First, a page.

Graham backers

lindsey graham portrait
Standard

Will Lindsey Graham (R-SC) continue his support of immigration reform? Or will he reverse himself on that as he did on climate change legislation? His opposition to the nominations of Chuck Hagel and John Brennan, which he reiterated today, may offer a few clues. Chris Cillizza and Aaron Blake of the Washington Post comment:

While there’s no doubt that Graham does genuinely believe that the administration has not been forthcoming regarding what actually happened in Benghazi, there’s also more going here that better explains — and contextualizes — his approach to the Hagel and Brennan confirmations.

Remember that Graham is up for reelection in 2014 and has been, for the better part of his first term, someone whom conservatives have viewed skeptically — particularly regarding his support for comprehensive immigration reform (Lindsey Graham-nesty!) and his comments on climate change.

He changed his tune on climate change years ago, however. Senator Graham, who has long had a close relationship with the coal sector, switched sides in 2010 to oppose a climate change bill he helped write that would have capped carbon emissions, recanting:

“I think they’ve oversold this stuff, quite frankly. I think they’ve been alarmist and the science is in question,” Graham told reporters. “The whole movement has taken a giant step backward.”

And speaking of energy industries, he’s quite cozy with nuclear companies too, as Josh Israel reported last May:

A Graham spokesman reiterated Graham’s longstanding support for the nuclear industry — noting that he’s been called “the #1 pro-nuclear member” of the Senate — but did not address the industry’s campaign contributions. “Senator Graham has long pushed for a renaissance in nuclear energy. We are ecstatic that the NRC go-ahead was finally secured,” Graham’s communications director told ThinkProgress. SCANA did not immediately respond to a request for comment on the ties between these donations and the Senator’s efforts on the company’s behalf.

Indeed, SCANA, a Cayce, South Carolina, public utility holding company, is Graham’s largest contributor, giving just under $170,000; EnergySolutions, a nuclear waste disposal company with a site in Barnwell County, ranks fourth. Other major donors invested in energy production and distribution include the National Rural Electric Cooperative Association (tenth); Atlanta-based, coal-burning providers of electricity Southern Company (11th); telecom and energy corporation IDT (12th); Carolinas energy producers Duke Energy (17th); and mining, construction and energy firm Washington Group International (20th).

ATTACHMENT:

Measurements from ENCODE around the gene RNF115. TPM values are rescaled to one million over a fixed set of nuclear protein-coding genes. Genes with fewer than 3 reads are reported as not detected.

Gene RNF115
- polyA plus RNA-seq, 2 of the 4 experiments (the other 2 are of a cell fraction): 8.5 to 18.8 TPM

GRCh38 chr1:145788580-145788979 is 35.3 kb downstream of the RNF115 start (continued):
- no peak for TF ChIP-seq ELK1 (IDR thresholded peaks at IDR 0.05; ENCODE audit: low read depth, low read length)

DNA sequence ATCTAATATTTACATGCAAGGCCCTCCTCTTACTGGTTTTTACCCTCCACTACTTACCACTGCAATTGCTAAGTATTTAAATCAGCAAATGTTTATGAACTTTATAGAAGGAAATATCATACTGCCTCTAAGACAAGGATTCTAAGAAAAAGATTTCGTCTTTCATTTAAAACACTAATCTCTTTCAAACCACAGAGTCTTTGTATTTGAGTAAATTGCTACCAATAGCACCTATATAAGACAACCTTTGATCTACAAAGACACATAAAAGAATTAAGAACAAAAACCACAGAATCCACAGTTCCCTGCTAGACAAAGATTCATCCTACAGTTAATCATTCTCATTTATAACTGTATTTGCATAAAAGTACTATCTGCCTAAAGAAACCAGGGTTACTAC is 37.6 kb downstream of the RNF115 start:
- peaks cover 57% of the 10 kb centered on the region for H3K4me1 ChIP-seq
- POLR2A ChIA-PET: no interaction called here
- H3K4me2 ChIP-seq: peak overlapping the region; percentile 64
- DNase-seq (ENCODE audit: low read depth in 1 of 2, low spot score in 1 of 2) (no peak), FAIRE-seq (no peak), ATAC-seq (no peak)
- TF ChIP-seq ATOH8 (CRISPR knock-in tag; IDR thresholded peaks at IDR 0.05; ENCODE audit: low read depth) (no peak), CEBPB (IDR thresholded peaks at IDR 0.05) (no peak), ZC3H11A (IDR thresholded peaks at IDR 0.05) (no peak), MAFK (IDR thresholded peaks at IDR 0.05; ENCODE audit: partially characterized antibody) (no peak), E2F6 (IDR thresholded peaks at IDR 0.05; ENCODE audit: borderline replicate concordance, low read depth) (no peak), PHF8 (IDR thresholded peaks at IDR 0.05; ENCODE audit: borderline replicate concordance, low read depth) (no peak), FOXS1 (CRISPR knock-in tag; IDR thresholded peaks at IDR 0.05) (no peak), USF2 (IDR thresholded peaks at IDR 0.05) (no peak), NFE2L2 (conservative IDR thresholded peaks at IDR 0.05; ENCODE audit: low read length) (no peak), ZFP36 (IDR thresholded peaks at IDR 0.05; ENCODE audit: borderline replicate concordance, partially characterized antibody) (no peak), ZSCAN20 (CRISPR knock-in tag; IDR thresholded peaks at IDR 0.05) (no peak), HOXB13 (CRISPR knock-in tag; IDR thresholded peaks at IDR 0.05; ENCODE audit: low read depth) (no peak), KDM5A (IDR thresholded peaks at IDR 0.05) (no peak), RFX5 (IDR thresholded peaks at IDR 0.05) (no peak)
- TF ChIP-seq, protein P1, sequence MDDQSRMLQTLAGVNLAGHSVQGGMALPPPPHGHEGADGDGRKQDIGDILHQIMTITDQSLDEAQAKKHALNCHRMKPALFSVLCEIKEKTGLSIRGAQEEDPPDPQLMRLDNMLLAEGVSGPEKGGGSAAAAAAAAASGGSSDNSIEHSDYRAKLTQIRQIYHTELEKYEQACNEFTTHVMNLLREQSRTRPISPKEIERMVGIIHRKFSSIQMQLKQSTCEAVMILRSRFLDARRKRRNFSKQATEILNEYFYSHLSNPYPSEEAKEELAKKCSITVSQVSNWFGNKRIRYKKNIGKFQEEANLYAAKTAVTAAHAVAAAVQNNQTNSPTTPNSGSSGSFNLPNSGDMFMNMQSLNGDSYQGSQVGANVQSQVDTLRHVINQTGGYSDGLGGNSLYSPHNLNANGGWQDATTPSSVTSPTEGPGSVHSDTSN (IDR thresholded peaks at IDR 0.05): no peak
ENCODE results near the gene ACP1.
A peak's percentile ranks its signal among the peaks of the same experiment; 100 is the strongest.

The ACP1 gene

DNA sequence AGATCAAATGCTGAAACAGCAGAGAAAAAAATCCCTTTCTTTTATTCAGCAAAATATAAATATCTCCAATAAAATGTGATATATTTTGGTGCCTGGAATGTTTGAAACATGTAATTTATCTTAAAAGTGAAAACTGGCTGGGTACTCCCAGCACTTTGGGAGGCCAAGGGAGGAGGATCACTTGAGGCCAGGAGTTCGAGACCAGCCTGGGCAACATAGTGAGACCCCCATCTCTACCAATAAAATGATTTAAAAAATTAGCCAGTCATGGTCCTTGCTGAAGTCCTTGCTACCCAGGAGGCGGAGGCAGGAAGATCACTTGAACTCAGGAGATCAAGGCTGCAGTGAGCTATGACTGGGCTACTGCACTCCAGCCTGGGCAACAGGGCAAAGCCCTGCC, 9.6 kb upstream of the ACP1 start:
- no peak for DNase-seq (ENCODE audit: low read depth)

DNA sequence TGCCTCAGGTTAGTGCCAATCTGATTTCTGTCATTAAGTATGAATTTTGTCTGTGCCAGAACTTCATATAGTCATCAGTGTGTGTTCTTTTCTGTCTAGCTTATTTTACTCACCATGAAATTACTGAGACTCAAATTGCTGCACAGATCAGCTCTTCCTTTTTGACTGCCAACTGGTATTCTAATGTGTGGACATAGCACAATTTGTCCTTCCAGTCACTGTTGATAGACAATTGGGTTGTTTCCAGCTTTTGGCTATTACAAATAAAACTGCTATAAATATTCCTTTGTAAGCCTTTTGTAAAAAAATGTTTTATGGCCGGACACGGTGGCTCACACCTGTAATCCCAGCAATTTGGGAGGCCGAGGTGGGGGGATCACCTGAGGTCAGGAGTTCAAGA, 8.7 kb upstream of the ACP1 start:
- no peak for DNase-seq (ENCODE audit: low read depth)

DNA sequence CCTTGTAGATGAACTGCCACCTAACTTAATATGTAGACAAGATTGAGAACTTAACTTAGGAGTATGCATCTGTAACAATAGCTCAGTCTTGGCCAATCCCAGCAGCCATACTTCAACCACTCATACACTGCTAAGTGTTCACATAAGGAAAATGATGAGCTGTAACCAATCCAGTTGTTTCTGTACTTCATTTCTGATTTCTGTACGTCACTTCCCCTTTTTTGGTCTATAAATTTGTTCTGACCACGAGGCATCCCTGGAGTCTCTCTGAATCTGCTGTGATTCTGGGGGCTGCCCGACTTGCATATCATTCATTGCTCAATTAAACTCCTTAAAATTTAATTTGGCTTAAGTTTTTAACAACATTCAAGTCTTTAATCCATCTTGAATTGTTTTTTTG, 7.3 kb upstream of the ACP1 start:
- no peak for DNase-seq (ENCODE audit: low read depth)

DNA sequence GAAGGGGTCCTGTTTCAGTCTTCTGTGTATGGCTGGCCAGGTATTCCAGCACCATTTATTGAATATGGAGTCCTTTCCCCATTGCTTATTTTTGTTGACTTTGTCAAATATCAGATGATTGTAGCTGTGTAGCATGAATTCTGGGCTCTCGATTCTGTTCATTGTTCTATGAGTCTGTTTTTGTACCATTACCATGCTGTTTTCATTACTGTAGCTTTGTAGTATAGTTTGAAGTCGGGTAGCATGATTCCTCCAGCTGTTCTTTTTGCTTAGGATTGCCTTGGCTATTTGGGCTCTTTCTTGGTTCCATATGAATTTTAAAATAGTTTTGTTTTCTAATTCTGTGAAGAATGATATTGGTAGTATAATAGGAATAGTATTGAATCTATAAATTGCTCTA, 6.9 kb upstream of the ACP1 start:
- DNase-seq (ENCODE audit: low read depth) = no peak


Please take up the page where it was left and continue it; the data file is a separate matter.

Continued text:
Several of the top contributors to the Judiciary Committee member are South Carolina law firms; the legal sector has given him nearly three million bucks over his career, making them his single largest source of funding. His second largest individual donor is Columbia’s law and lobbying firm Nelson Mullins Riley & Scarborough, while Spartanburg litigators Harrison, White, Smith & Coggins comes in 15th and trial lawyers’ lobby the American Association for Justice 18th. Other local donors are Spartanburg plastics/textile corporation Milliken & Company (fifth) and Columbia shopping center developers Edens & Avant (14th).

Further significant contributors to Graham include health insurance giant Blue Cross Blue Shield (third); engineering and construction firm Fluor Corporation (sixth); mega-media conglomerate Time Warner (seventh); telecom corporation BellSouth (eighth), which services South Carolina among other states; firearms advocates the National Rifle Association (ninth); defense contractors Lockheed Martin (13th); the sixth-largest firm in the US, multinational General Electric (16th); and telecom behemoth AT&T (19th).

More open immigration laws are popular with many business leaders, who see new immigrants as lower-wage employees and prefer hiring them legally. Stricter laws are generally favored by Graham’s voters, however, who see new workers as competitors for jobs. As the Republican primary in South Carolina approaches, it will be interesting to watch his position on immigration reform evolve.

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